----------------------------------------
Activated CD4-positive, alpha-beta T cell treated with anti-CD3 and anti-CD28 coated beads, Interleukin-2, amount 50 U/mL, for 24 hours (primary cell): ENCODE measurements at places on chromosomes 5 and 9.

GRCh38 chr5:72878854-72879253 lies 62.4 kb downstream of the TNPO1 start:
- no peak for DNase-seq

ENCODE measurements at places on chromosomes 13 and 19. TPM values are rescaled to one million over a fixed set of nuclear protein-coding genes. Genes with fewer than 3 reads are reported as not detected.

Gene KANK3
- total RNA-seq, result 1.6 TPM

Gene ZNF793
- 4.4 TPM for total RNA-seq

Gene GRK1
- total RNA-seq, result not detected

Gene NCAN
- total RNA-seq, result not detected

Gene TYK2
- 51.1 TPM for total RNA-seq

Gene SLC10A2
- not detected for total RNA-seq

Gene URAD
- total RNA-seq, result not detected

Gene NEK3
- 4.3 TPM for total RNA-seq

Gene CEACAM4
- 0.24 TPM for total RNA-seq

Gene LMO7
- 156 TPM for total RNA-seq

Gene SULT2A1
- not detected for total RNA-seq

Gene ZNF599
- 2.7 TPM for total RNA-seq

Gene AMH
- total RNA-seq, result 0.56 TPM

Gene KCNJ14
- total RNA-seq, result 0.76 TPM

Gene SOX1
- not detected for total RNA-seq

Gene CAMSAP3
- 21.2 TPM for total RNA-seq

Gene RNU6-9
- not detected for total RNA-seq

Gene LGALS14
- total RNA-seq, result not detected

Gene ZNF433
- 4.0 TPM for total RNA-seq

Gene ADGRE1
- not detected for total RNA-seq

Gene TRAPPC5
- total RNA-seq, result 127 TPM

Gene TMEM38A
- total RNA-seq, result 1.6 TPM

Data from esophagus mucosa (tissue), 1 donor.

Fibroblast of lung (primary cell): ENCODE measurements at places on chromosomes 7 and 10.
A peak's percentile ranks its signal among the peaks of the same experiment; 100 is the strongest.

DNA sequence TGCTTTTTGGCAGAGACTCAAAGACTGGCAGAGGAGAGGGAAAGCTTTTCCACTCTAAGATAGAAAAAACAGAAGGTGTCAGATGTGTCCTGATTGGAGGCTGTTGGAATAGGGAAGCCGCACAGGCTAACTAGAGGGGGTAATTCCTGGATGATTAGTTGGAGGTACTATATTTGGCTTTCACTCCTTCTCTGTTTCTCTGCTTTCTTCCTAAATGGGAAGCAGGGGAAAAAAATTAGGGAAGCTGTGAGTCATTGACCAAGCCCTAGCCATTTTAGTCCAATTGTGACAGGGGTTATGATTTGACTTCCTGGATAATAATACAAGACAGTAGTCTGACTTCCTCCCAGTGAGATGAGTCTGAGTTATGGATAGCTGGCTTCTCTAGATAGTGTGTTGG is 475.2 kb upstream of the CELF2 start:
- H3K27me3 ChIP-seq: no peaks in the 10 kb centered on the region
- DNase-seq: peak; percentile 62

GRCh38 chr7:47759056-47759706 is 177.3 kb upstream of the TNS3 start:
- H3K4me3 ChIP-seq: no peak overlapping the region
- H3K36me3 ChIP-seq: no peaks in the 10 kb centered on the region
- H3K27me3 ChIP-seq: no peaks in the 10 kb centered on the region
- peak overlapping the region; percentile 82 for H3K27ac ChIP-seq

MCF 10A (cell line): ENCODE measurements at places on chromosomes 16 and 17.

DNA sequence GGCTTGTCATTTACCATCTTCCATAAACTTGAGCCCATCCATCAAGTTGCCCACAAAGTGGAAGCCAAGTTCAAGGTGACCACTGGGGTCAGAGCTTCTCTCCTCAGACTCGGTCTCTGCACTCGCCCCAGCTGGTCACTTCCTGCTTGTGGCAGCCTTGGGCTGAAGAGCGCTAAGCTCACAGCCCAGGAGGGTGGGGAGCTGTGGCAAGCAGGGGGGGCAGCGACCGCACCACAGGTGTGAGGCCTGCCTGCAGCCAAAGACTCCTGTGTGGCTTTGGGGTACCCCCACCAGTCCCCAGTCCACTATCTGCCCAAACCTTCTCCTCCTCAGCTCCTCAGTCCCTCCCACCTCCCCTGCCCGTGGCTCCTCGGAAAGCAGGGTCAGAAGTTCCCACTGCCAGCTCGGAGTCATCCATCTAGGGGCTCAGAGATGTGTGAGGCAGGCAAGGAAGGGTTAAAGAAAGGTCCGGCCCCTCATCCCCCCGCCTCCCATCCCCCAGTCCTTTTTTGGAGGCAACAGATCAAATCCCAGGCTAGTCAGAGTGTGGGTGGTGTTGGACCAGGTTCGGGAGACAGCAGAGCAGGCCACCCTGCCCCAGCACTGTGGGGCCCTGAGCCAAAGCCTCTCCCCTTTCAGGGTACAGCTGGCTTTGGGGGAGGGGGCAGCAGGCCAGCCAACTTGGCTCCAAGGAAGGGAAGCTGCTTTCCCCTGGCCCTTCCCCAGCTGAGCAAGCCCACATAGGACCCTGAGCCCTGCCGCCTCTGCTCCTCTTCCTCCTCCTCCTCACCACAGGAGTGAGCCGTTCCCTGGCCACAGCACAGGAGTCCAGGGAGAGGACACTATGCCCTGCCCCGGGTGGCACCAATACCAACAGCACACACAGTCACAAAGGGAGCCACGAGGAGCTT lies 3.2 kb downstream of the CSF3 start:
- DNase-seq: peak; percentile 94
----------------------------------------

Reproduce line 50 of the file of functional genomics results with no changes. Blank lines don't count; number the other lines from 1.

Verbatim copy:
Fibroblast of lung (primary cell): ENCODE measurements at places on chromosomes 7 and 10.